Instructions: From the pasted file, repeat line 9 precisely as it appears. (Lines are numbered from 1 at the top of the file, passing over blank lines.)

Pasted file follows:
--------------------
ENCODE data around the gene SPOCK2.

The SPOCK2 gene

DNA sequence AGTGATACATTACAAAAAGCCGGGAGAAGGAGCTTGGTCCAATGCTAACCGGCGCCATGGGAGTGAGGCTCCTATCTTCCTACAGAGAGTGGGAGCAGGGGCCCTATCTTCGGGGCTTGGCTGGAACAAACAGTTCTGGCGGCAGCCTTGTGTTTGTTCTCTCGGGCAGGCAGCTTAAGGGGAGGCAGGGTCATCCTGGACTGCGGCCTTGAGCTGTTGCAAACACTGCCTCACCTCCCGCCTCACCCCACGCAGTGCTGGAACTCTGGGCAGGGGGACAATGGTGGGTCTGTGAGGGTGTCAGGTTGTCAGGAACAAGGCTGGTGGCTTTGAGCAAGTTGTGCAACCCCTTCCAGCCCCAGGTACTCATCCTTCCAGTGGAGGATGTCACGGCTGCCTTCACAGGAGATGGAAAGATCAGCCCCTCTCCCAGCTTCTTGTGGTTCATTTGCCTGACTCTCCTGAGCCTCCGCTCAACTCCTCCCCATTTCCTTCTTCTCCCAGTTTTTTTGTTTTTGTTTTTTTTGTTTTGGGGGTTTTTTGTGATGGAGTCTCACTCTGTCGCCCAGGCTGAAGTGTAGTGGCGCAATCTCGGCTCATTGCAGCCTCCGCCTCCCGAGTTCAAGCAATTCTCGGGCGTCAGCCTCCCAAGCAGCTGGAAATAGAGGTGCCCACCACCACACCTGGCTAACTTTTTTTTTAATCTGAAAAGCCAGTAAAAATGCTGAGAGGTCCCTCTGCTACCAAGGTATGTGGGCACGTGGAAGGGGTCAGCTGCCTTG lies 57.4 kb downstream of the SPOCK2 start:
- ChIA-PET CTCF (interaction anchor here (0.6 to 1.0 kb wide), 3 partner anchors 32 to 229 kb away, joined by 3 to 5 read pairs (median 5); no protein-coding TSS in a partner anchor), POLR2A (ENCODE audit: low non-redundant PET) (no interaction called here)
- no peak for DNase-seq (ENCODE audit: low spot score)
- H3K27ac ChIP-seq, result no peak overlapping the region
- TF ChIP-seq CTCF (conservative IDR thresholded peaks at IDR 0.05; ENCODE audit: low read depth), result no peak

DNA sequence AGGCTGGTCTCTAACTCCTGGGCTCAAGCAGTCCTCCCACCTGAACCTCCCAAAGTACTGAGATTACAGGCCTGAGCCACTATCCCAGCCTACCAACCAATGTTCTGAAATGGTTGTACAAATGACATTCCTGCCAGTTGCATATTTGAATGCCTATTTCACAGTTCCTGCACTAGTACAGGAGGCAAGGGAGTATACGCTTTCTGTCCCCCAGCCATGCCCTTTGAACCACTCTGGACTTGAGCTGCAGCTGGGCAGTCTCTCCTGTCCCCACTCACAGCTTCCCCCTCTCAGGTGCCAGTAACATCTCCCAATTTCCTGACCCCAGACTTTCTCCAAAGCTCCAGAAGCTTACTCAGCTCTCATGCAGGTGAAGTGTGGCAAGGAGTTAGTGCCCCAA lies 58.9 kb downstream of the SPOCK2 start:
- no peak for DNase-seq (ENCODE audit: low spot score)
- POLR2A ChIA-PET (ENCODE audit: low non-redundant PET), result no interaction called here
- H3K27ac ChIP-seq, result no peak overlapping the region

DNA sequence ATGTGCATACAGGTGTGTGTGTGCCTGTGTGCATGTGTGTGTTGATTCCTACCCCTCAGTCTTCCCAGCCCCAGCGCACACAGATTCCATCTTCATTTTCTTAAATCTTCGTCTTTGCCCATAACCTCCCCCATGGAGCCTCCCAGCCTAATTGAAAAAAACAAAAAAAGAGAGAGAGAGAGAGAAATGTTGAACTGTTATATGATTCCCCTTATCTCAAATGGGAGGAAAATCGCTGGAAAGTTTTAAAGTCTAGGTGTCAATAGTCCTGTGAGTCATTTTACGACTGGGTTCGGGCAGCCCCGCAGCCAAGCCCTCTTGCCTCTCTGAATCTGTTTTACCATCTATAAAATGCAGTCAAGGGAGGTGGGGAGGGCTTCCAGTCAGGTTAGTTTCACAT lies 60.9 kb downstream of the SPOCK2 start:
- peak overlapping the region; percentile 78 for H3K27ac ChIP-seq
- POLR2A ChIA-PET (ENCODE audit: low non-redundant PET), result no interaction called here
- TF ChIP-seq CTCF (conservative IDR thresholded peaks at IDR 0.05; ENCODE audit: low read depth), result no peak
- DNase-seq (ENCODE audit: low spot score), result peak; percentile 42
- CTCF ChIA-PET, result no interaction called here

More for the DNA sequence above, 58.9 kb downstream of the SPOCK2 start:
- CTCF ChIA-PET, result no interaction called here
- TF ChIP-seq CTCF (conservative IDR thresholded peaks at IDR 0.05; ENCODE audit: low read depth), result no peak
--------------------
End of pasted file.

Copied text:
- no peak for DNase-seq (ENCODE audit: low spot score)